The next time he saw Karofsky, it was unplanned: they were both at the library and Kurt was, embarrassingly enough, returning a stack of Carol's Harlequin Romances (along with his dad's slightly less embarrassing General Norman Schwarzkopf autobiography). Karofsky was spinning a carousel of CDs disinterestedly.

"If you're looking for a musical, I can guarantee you I have them all." It was meant to be a little icebreaker or a joke, but it only made Karofsky frown darkly. "Kidding."

They stood together in silence for several moment, Kurt looking at Karofsky, Karofsky looking at the ground. Kurt tried again. "If you're bored, you could come over. My room is probably a little more entertaining than the Lima Public Library."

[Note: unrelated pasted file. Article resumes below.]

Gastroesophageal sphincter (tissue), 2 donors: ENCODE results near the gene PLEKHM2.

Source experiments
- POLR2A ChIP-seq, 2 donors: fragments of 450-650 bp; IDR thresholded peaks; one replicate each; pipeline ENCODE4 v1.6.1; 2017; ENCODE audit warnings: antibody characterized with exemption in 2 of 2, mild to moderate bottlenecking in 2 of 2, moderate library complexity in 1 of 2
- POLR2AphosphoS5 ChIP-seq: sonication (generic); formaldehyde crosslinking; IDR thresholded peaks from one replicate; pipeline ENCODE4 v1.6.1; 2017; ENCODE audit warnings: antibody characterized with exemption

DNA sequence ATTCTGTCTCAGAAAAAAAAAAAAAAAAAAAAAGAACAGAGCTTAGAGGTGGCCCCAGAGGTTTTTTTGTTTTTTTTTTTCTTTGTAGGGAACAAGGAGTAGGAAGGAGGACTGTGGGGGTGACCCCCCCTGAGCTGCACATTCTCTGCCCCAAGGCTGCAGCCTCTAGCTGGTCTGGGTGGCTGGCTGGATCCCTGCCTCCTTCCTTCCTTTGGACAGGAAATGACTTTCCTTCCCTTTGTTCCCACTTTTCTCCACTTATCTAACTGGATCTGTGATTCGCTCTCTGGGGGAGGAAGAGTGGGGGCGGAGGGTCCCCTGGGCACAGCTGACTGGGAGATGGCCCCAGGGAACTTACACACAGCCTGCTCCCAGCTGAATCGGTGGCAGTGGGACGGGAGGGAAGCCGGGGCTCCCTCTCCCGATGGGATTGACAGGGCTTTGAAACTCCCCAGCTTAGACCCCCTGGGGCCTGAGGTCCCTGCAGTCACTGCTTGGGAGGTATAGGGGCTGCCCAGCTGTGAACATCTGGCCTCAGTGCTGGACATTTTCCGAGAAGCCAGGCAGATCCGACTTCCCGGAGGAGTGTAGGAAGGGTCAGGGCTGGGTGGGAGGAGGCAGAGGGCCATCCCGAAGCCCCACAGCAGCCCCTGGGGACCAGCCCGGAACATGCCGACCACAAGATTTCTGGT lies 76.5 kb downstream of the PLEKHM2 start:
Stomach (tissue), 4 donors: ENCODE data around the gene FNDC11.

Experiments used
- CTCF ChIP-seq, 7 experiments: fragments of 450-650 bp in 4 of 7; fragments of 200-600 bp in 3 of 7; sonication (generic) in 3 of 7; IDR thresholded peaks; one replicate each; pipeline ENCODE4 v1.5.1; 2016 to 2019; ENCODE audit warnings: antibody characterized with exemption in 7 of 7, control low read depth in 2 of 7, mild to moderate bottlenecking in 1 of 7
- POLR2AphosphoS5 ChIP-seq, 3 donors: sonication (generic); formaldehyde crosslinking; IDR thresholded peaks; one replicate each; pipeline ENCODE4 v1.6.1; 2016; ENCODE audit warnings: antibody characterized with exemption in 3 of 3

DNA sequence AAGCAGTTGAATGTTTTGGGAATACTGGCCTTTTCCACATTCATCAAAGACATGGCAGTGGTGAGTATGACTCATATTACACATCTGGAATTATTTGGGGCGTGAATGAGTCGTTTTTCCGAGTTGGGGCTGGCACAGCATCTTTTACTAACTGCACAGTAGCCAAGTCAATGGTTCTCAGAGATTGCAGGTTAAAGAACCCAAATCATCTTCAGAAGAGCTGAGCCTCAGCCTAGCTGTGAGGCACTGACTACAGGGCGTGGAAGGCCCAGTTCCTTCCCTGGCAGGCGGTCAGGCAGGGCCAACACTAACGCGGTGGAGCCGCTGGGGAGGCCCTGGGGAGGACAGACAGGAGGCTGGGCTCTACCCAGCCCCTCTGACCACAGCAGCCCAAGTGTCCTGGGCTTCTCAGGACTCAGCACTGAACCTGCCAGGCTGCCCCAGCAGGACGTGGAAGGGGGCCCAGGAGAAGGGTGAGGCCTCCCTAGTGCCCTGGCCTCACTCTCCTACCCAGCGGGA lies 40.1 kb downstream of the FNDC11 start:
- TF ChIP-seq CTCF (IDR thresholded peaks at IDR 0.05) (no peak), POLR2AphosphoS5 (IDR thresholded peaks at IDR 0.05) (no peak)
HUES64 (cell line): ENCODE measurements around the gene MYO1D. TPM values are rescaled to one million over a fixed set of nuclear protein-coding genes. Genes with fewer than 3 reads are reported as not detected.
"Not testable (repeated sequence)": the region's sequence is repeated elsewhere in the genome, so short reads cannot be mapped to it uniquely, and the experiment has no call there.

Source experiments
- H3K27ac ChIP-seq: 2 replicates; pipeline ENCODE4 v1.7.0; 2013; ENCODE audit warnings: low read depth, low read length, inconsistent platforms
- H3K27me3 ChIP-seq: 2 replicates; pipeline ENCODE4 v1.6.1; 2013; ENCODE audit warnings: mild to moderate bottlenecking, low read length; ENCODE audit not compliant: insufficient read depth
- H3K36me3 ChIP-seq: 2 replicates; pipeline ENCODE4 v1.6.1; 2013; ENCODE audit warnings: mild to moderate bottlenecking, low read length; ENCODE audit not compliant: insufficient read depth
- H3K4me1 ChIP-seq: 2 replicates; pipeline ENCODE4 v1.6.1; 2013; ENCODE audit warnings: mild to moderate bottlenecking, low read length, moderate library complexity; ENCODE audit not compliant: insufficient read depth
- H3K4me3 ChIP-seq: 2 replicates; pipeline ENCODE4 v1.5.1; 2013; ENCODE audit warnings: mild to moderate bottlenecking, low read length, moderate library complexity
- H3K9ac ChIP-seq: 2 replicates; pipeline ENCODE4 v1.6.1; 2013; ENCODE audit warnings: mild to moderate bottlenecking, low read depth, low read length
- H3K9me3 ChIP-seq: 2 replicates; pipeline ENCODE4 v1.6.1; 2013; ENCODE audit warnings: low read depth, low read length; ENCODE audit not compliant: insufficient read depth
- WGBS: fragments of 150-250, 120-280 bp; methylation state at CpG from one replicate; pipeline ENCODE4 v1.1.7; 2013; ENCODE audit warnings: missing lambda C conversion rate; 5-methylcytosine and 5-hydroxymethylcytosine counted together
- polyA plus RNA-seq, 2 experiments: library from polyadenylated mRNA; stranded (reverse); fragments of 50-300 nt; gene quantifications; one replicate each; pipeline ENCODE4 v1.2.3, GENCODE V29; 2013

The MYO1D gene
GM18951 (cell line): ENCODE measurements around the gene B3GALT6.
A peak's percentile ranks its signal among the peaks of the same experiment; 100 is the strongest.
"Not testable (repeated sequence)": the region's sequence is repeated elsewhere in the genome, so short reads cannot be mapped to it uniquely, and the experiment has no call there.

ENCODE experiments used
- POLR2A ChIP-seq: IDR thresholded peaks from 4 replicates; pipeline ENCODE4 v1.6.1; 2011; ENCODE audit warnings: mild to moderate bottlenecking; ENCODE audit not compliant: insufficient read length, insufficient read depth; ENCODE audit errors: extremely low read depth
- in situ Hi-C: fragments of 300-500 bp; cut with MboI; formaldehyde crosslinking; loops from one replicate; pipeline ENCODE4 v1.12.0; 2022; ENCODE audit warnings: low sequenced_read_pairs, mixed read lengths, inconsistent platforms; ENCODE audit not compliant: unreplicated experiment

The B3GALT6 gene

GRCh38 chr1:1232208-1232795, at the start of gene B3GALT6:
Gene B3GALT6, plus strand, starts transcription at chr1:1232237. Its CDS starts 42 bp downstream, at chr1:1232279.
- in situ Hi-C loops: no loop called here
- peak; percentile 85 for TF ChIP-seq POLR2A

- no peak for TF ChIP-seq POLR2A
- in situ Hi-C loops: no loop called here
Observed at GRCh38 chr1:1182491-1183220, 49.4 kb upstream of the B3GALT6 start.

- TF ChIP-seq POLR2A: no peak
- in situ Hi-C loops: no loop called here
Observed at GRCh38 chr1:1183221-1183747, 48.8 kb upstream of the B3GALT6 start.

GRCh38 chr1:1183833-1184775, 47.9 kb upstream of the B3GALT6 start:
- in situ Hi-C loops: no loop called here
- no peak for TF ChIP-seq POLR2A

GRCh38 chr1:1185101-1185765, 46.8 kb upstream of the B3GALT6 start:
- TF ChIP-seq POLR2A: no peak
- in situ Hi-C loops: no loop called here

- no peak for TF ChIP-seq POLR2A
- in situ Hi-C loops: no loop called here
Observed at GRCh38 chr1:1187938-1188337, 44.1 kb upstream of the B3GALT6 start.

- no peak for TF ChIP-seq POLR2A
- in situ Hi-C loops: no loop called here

He quickly added, "My dad is at work until 6:00."

Karofsky shrugged. Kurt rolled his eyes, thought "We're back to this then?" to himself, and the two of them left the library.


Kurt set his iPod to a playlist he only half-ironically named CW Recommends, threw himself into one of his chairs, and let Karofsky wander around his bedroom. He was trying to feign a casual demeanor, but Kurt felt his skin prickling a little, both from guilt--sadly, his father's voice was never gone for too long from his own internal monologue--and from general nervousness of being alone in his own personal space with Karofsky, who had not said a word since they departed from the library together.

When Karofsky finally spoke, Kurt had cracked the pages of one of Santana's old Cosmos--they were, despite Tina's disapproving lectures about Bitch and Jezebel, tremendously educational--it was not anything he'd anticipated.

"When did you know?"

Yikes. Kurt was half-tempted to play dumb and shoot back, "Know what?" but he knew what Karofsky meant by "know." "Well...probably when I was watching Power Rangers mostly because I wanted to marry Jason Lee Scott."